The Mass begins with a marching army and the beat of military drums, the orchestra gradually building to the choir’s entrance, singing the 15th-century theme tune – The Armed Man. After the scene is set, the style and pace changes and we are prepared for reflection by first the Moslem Call to Prayer (Adhaan) and then the Kyrie, which pays homage to the past by quoting (in the Christe Eleison) from Palestrina’s setting of L’Homme Armé. Next, to a plainsong setting, we hear words from the Psalms asking for God’s help against our enemies. The Sanctus that follows is full of menace, and has a primeval, tribal character that adds to its power. The menace grows in the next movement as Kipling’s Hymn Before Action builds to its final devastating line “Lord grant us strength to die.”
War is now inevitable. Charge opens with a seductive paean to martial glory which is followed by the inevitable consequence – war in all its uncontrolled cacophony of destruction, then the eerie silence of the battlefield after the battle and, finally, the burial of the dead. Surely nothing can be worse than this? But think again. At the very centre of the work is Angry Flames, an excerpt from a poem about the horrors of the atom bomb attack on<?xml:namespace prefix = st1 ns = "urn:schemas-microsoft-com:office:smarttags" /><st1:city w:st="on"><st1:place w:st="on"> Hiroshima</st1:place> </st1:city>written by a poet who was there at the time and died in 1953 of leukemia brought on by exposure to radiation. But if we think that the obscenity of this mass destruction is new to our consciousness, we must reconsider as we listen, to the eerily similar passage from the ancient Indian epic The Mahàbharàta.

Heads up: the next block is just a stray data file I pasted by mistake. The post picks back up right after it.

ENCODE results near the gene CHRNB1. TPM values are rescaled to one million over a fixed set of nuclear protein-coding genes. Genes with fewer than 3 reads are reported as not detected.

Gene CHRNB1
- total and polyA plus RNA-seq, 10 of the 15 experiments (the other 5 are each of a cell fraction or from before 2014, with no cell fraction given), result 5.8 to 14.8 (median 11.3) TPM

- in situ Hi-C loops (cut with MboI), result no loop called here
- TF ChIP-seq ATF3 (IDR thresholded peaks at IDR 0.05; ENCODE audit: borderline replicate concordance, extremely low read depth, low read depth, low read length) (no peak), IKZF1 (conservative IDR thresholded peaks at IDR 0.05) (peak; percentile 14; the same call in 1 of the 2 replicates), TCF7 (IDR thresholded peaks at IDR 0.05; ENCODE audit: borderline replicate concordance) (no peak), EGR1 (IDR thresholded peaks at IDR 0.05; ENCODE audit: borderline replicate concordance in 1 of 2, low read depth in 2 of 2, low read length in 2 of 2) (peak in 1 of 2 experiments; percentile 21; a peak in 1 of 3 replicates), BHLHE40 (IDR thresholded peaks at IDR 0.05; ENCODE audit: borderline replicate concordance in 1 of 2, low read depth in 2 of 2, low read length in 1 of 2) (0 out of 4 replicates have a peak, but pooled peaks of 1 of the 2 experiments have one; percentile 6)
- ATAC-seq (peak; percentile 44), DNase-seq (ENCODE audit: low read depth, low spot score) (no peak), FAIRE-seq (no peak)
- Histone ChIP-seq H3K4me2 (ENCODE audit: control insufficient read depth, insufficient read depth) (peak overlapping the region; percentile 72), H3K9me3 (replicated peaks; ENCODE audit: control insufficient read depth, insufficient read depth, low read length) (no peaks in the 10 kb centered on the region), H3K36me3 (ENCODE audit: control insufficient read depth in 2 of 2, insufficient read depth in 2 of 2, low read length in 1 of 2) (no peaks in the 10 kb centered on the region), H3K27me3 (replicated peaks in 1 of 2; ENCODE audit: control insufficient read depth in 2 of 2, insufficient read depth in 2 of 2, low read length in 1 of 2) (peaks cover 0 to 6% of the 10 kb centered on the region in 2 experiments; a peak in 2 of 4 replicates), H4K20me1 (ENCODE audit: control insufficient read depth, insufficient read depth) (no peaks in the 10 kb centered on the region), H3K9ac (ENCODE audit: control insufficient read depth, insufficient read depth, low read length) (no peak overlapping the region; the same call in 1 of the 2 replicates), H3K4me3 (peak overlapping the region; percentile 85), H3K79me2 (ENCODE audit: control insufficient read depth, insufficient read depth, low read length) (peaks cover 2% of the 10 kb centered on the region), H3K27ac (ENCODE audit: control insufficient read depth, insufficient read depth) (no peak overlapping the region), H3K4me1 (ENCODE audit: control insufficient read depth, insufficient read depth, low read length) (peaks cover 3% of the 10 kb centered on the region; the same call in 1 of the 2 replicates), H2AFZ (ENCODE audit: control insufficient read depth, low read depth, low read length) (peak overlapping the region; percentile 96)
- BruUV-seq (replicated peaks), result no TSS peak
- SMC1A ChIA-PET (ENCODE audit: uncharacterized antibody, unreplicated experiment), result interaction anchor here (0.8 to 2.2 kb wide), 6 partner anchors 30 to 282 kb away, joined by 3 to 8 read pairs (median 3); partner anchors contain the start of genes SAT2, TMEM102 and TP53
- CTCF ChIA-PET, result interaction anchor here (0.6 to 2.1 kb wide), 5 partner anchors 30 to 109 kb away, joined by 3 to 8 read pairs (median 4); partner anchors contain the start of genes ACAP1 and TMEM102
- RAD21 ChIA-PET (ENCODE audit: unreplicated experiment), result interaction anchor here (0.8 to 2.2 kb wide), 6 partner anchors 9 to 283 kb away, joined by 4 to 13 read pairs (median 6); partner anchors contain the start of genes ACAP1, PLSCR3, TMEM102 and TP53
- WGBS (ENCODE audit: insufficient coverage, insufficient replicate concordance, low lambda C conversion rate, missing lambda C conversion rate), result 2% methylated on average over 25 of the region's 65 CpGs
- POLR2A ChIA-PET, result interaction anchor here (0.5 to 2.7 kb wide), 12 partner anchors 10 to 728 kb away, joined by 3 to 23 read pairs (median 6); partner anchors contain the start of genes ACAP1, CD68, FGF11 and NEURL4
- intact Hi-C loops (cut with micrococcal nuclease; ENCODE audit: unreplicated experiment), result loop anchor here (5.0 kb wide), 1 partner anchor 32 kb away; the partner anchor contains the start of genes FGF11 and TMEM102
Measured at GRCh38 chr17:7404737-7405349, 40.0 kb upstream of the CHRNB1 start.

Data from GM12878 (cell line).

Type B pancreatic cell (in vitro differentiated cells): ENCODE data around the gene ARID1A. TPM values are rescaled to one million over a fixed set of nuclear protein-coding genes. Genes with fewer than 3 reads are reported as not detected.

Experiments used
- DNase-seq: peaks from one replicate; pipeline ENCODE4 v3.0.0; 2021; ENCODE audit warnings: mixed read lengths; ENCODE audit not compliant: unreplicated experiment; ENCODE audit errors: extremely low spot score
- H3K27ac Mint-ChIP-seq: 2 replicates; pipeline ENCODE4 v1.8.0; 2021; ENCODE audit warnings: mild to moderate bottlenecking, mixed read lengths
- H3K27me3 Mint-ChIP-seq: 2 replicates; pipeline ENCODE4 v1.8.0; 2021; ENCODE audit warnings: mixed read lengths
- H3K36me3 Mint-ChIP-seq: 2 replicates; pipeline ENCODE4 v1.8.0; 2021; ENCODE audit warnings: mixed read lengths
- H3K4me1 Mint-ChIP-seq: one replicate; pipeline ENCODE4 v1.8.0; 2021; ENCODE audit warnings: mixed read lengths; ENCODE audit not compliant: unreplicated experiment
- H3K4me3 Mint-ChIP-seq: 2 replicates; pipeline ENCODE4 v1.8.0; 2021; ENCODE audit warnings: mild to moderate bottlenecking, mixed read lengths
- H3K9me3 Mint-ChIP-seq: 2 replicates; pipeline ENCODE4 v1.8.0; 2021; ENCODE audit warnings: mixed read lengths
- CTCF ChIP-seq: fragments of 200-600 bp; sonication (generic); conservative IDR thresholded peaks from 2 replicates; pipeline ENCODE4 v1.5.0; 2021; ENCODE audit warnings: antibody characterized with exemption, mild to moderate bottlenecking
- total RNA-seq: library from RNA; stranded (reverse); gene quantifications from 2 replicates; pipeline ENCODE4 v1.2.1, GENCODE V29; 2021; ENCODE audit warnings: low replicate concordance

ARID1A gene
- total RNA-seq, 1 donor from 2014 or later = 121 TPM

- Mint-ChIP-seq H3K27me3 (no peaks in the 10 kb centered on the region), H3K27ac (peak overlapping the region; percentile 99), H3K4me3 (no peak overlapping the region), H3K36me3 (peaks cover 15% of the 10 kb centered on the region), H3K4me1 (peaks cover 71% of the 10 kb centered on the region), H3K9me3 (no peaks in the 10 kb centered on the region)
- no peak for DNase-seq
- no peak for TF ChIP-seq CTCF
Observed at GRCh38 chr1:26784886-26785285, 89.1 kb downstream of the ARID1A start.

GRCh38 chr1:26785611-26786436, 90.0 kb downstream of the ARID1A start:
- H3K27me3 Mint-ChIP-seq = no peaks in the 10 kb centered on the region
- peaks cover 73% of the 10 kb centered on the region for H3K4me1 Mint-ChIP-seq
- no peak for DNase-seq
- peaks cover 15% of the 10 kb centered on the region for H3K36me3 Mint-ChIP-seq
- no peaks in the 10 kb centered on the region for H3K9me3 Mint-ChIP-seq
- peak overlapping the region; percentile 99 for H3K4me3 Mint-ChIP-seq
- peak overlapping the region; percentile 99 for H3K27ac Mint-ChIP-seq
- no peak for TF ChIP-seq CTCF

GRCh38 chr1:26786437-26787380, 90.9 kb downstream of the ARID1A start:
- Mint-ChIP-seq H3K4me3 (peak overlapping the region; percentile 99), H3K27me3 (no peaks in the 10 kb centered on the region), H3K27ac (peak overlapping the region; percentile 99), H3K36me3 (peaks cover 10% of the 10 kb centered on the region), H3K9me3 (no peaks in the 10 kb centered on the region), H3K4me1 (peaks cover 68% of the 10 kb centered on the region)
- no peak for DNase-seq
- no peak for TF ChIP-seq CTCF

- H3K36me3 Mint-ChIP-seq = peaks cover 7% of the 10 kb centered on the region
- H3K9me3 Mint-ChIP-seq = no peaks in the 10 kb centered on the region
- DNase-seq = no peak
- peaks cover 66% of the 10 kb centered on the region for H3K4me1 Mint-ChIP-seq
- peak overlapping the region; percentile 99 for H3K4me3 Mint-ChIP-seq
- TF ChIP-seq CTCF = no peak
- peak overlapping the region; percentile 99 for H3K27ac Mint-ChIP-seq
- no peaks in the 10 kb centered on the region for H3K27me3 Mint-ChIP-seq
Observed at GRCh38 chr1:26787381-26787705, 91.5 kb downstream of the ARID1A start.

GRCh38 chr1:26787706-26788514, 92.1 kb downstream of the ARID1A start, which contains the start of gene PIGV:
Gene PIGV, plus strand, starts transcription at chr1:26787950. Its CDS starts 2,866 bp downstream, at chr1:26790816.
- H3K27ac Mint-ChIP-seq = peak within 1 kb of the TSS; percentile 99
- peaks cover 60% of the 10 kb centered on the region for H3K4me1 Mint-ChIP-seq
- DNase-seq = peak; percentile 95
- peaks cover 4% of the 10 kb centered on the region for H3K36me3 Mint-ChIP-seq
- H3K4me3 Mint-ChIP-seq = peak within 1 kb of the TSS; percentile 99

From the horror of mass destruction the work turns to remember that one death is one too many, that each human life is sacred and unique. First the Agnus Dei, with its lyrical chorale theme, reminds us of Christ’s ultimate sacrifice and this is followed by an elegiac setting of some lines I wrote (to accompany one of the dramatic interpretations we use in the museum) about the feelings of loss and guilt that so many of the survivors of the First World War felt when they came home but their friends did not.
Even the survivors can be hurt to destruction by war. The Benedictus heals those wounds in its slow and stately affirmation of faith and leads us to the final, positive, climax of the work. This begins back where we started in the 15th century with Lancelot and Guinevere’s declaration, born of bitter experience, that peace is better than war. The menace of the ‘Armed Man’ theme returns and vies for a time with Malory’s desire for peace. But time moves on and we come to our moment of commitment. Do we want the new millennium to be like the last? Or do we join with Tennyson when he tells us to “Ring out the thousand wars of old, Ring in the thousand years of peace”? It may seem an impossible dream, we may not have begun too well, but the Mass ends with the affirmation from Revelations that change is possible, that sorrow, pain and death can be overcome. Dona nobis pacem.<?xml:namespace prefix = o ns = "urn:schemas-microsoft-com:office:office" /><o:p></o:p>
Programme note by Guy Wilson, former Master of the Armouries
This programme note can be reproduced free of charge in concert programmes with a credit to the author and the Royal Armouries.
"In a rapturous performance, by turns visceral and ethereal, the Mass was a firebomb of orchestral and human voices."